Robert Service, the poet of the Yukon died on September 11, 1958 in France. His poems brought the “Spell of the Yukon” alive to millions of people who never even visited the North. Although he passed through Skagway, he worked as a bank teller in Whitehorse. His life was long and very interesting. His cabin is still open to visit in Whitehorse, it sits on First Avenue at the museum.
Last year (2011) we visited the bank in Victoria where he worked. It is a beautiful pub now called the “Bard and Banker” downtown. I highly recommend it! (December 14, 2012)
Happy birthday to Mr. Ganty born in England in 1875 and came to Skagway in 1901.
In the early years Mr Ganty was a prosperous businessman, he was a member of the Arctic Brotherhood, a Councilman in 1912, and Mayor in 1913.
He was a grocer for White Pass and then a bookkeeper for Ross Higgins in 1905. His Grocery store was known as Ganty and Frandson.
He registered for the draft in WW 1. He signed a letter in 1915 to the Governor of Alaska along with other city leaders, asking for a road to be built to Skagway. Unfortunately the road would not be completed for another 67 years.
His son “Pross” born here in 1906 graduated from the University of Washington and was still living in Skagway in 1929 with his mother Jennie. The building pictured above was the original Boss Bakery where he had his grocery store. It is now owned by the National Park Service and rented to a local business.
September 8, 1860 is the birthday of Erastus Corning Hawkins, the Chief Engineer of the White Pass Railroad construction and later Vice President and General Manager of the White Pass 1900-1902. He died in New York in 1912 from an operation. In the photo above you can see the four main guys responsible for building the railroad: Samuel Graves, John Hislop, E.C. Hawkins, and Michael J. Heney.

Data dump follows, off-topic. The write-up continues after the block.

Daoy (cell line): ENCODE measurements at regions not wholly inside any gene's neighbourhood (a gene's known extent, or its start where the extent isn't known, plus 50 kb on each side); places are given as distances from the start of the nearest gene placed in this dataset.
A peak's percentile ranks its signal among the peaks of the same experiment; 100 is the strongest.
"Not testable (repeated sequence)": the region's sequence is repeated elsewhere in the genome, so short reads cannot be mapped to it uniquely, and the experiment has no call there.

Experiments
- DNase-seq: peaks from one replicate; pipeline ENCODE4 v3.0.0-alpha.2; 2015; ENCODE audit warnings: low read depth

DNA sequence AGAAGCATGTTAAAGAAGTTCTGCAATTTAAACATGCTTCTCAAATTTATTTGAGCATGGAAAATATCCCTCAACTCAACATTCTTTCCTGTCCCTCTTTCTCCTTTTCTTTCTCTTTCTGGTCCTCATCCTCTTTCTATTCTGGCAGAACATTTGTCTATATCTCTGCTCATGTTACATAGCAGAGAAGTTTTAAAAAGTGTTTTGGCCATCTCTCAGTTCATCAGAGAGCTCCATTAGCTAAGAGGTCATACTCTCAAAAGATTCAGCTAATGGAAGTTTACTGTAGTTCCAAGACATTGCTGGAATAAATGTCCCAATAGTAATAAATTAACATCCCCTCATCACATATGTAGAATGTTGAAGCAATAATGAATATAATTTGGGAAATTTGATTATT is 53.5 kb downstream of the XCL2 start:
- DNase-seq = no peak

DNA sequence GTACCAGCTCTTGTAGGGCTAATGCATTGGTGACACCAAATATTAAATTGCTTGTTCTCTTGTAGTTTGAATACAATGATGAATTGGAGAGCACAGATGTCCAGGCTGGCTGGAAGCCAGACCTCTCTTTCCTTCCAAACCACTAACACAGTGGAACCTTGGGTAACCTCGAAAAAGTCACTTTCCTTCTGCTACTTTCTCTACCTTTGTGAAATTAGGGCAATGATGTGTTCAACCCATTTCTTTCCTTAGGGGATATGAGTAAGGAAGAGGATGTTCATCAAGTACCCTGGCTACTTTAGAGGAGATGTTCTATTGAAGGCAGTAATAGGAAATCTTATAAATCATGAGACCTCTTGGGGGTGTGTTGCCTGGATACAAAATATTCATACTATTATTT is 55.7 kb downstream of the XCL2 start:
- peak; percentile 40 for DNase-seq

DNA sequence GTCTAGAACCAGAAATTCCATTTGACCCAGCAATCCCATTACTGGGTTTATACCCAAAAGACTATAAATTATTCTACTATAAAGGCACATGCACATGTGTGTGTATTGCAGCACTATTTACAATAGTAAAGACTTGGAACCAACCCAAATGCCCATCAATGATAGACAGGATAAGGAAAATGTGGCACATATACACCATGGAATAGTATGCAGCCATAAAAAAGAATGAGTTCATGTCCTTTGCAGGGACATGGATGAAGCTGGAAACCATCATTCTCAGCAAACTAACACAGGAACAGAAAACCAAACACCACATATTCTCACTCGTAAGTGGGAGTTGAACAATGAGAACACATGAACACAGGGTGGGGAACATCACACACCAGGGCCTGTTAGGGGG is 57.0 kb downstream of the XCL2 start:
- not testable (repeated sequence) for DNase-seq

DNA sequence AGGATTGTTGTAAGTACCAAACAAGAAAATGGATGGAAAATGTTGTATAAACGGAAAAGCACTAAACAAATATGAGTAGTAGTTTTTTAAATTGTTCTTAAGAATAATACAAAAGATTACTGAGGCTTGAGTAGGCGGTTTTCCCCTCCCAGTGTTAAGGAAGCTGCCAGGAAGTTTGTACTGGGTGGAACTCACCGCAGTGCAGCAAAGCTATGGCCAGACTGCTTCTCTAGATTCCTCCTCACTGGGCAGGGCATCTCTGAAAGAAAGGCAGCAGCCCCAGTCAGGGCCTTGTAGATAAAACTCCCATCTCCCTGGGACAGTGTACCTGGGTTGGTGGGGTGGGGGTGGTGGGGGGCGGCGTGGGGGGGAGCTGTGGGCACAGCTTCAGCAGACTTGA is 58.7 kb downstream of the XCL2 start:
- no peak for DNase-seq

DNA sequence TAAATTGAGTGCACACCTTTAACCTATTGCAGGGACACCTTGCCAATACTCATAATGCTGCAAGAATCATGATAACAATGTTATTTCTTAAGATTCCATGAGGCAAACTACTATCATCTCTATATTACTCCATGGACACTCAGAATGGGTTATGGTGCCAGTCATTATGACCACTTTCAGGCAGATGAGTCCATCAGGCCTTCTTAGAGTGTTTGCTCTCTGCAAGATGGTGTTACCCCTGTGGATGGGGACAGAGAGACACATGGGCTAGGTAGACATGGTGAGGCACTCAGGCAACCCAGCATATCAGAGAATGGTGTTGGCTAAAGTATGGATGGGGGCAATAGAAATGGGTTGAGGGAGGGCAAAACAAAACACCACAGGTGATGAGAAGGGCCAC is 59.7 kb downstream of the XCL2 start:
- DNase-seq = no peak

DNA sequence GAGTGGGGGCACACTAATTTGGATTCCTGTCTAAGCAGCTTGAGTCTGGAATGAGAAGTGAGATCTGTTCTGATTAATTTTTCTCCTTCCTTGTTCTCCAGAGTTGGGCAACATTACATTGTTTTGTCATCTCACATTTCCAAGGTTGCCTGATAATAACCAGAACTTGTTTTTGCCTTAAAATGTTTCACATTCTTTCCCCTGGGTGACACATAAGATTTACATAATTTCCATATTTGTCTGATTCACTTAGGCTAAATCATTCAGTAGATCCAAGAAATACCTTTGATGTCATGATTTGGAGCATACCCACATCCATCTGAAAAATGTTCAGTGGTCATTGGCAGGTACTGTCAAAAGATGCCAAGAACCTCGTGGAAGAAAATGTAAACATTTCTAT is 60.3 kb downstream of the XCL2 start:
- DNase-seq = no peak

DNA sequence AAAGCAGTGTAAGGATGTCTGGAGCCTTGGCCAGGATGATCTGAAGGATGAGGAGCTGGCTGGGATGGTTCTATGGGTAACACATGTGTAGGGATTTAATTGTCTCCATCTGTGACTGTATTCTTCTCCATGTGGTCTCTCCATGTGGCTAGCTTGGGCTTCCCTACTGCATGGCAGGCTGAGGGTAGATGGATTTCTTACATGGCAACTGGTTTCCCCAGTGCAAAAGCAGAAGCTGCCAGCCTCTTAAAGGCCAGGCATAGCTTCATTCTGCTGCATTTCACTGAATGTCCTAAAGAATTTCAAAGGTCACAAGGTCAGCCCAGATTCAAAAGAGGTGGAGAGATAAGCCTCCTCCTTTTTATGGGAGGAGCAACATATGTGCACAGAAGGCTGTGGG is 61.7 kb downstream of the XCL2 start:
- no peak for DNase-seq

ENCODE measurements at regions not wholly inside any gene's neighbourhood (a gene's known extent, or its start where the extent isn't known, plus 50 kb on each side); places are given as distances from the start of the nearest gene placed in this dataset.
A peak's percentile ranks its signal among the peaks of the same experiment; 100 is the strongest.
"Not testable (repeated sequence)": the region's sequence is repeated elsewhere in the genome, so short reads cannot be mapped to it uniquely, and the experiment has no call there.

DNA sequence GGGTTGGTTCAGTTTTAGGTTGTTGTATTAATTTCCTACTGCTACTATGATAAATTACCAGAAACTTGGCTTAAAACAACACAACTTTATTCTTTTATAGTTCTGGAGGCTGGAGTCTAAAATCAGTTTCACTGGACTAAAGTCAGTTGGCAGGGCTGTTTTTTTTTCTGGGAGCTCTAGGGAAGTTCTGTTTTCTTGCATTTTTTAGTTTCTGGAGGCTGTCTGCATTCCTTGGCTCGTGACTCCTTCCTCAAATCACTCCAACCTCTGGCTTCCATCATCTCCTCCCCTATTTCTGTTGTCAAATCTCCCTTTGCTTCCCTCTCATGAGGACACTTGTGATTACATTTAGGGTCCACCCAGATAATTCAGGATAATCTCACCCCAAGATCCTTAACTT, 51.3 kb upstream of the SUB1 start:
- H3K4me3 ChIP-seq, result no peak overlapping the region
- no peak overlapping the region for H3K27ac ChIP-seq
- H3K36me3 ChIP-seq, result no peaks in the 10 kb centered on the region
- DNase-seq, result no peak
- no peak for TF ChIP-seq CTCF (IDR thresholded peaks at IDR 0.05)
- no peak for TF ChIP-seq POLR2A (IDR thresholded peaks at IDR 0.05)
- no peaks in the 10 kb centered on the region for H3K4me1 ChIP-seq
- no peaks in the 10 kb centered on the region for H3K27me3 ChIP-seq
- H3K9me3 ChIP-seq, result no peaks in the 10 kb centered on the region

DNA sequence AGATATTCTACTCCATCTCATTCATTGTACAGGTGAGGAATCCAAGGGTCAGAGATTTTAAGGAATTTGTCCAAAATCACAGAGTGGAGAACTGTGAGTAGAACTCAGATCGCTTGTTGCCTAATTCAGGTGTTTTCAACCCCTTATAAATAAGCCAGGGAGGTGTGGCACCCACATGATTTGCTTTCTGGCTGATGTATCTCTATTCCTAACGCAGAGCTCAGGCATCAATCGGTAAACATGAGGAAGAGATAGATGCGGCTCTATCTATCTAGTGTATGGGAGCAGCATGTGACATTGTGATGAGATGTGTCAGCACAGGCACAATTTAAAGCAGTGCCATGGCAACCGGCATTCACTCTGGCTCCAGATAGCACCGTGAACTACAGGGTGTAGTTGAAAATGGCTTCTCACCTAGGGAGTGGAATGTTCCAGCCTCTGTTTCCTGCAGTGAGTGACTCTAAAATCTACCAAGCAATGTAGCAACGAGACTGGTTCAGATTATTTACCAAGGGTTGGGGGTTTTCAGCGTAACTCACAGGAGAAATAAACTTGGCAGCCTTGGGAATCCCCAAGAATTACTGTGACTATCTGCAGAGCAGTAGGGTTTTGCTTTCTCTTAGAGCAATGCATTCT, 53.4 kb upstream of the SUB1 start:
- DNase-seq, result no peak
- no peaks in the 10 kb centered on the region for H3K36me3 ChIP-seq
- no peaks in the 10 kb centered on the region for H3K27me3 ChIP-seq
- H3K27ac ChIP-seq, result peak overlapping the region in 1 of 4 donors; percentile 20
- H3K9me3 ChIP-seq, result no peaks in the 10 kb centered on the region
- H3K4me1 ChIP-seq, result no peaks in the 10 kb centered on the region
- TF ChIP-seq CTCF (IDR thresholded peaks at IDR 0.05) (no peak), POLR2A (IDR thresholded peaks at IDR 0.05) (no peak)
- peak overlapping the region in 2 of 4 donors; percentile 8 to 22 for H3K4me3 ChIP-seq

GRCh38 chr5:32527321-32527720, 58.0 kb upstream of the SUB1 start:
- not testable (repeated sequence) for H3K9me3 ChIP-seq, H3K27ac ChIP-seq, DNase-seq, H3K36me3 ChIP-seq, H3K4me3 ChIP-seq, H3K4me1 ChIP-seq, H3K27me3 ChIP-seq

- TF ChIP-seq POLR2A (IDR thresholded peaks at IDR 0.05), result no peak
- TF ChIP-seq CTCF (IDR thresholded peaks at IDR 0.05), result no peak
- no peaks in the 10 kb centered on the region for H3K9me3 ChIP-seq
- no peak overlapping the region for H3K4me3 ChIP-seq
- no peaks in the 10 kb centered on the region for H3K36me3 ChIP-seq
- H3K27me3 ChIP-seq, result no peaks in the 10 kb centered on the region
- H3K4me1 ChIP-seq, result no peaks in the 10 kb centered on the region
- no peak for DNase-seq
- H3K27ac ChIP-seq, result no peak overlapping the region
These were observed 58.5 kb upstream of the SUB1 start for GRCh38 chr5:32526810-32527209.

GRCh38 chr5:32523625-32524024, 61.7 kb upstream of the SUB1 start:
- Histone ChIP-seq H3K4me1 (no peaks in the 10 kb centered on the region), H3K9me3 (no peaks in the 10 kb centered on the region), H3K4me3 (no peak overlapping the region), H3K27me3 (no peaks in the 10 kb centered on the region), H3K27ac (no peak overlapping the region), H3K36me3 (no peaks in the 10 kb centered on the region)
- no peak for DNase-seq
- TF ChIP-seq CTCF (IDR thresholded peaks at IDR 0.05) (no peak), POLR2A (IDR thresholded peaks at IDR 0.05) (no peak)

from Graves, The White Pass, and the White Pass website
On this day, September 1, 1897, William C. Watts, a Deputy U.S. Marshal was shot on Admiralty Island while serving a warrant there. He had come to Alaska in 1893 and was frequently in Dyea. He was the first lawman killed in Alaska, the second was Marshal Rowan who was shot here in Skagway in 1898.
Watts was shot by “Slim” Birch who was taken on the Corona by a US Marshal in December 1897 to San Quentin. Birch was acquitted of murder but sentenced to three years for the crime of mayhem instead.
William C. Watts was added to the National Law Enforcement Memorial in Washington D.C. He was also added to the Wall of Honor at the U.S. Marshal’s Service headquarters building in Alexandria, VA in 1998. The Trooper Museum at the Fifth Street Mall in downtown Anchorage also displays a memorial to fallen officers.
from Forgotten Heroes of Alaska by William Wilbanks; and the AK Tribunal report by Moore p 423; NY times of December 18, 1897 online.
Mr. N.B. Wilbur died on August 31, 1897. It was perhaps this instance: “an old man who had his goods as far as the summit of the pass went back to Skagway to get horse feed and died of heart disease. His wife was along, but she has turned back. This is the saddest thing that has occurred.” -from George Young’s letter Sept 19, 1897
On August 29, 1898 Arthur Hallum tragically died in a railroad accident on the White Pass. He was only 39 years old, but the age of his death was strangely similar to that of his famous grandfather, Sir Arthur Henry Hallum who died in 1833.
Sir Arthur was a poet and author friend of Alfred Lord Tennyson who wrote a monumental tribute to his friend, “In Memorium” in 1850.